Potter's Family History
The land on which Potter's Bridge is located was originally owned by Richard F. Lytle, and was deeded to his daughter Sarah Elizabeth Lytle, who married William A. Potter. The Potter Family deeded the land and bridge to Hamilton County.
Potter's Bridge History
Bridge is the focal point of Potter's Bridge Park and is the last
remaining original covered bridge in Hamilton County. It was built by
Josiah Durfee and Company of Hamilton County in 1870 to 1871 and was
originally named Potter's Ford Covered Bridge. It measures 246 feet
long, 22 feet wide and 20 feet tall. The Hamilton County Commissioners
approved the building of the bridge in October 1870. Covered bridges
were built throughout the county to serve a growing need for better
roadways to reach the growing country side and towns of Hamilton County.
In 1846, the bridge went through dramatic change by having the Type-3 Howe Truss metal design implemented. William Howe, picture to the left, who patented the Howe Truss construction used iron rods vertically to strengthen and lighten the truss and this kept the structure in perfect alignment.
The bridge closed for vehicle travel in 1971 due to the poor condition of the bridge caused by deterioration.
Potter's Bridge Historic Status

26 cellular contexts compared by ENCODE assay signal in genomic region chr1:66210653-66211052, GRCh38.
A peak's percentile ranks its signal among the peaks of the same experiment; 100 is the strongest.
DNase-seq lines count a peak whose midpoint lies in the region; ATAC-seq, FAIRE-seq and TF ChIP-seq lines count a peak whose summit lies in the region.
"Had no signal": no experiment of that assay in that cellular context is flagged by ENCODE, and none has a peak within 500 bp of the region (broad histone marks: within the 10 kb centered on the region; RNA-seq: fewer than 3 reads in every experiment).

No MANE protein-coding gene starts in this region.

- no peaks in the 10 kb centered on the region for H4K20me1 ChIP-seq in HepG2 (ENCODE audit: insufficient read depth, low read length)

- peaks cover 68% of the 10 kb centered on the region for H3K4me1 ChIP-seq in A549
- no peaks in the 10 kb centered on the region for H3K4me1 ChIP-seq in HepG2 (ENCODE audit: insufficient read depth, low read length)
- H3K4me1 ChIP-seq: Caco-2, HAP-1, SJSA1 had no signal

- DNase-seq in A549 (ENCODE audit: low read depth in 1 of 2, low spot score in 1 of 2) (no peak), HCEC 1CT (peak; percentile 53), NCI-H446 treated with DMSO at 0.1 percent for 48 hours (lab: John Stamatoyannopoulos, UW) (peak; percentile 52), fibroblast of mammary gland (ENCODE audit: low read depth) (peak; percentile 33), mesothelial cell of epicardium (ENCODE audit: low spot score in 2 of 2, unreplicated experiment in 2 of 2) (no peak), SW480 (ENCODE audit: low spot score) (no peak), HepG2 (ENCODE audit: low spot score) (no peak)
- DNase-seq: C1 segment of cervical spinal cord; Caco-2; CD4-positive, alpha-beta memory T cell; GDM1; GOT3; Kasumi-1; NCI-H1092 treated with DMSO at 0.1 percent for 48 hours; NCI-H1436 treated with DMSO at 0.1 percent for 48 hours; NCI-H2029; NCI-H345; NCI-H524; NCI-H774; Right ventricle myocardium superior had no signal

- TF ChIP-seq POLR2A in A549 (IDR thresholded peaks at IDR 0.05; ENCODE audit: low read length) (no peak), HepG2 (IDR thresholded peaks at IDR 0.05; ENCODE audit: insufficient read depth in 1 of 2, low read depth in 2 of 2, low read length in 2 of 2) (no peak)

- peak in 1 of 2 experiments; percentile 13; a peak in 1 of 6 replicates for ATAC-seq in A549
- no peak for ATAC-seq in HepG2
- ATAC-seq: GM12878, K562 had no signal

In 1978, Potter's Bridge was listed in the Indiana Historic Sites and Structures inventory. Potter's Bridge was placed on the National Register of Historic Places in 1991.
Potter's Bridge Restoration
On November 4, 1998 restoration of Potter's Covered Bridge and creation of Potter's Bridge Park began with a ceremony held at the bridge. Also in 1998, land was acquired from Helen Daniels, Jamison-Cottingham Family, Edward Heinzmann, and the White River Christian Church for the construction of the White River Greenway Trail.
On September 18, 1999, a ceremony was held celebrating the restoration of Potter's Bridge and the grand opening of Potter's Bridge Park and the White River Greenway Trail and canoe launch.
On September 18, 1999, a ceremony was held celebrating the restoration of Potter's Bridge and the grand opening of Potter's Bridge Park and the White River Greenway Trail.
Potter's Bridge Park Today
In 1972, Potter's Bridge was acquired by Hamilton County Parks and Recreation Department. During 1995, an additional 30 acres was purchased from Emily Morrison and Family to add to Potter's Bridge Park.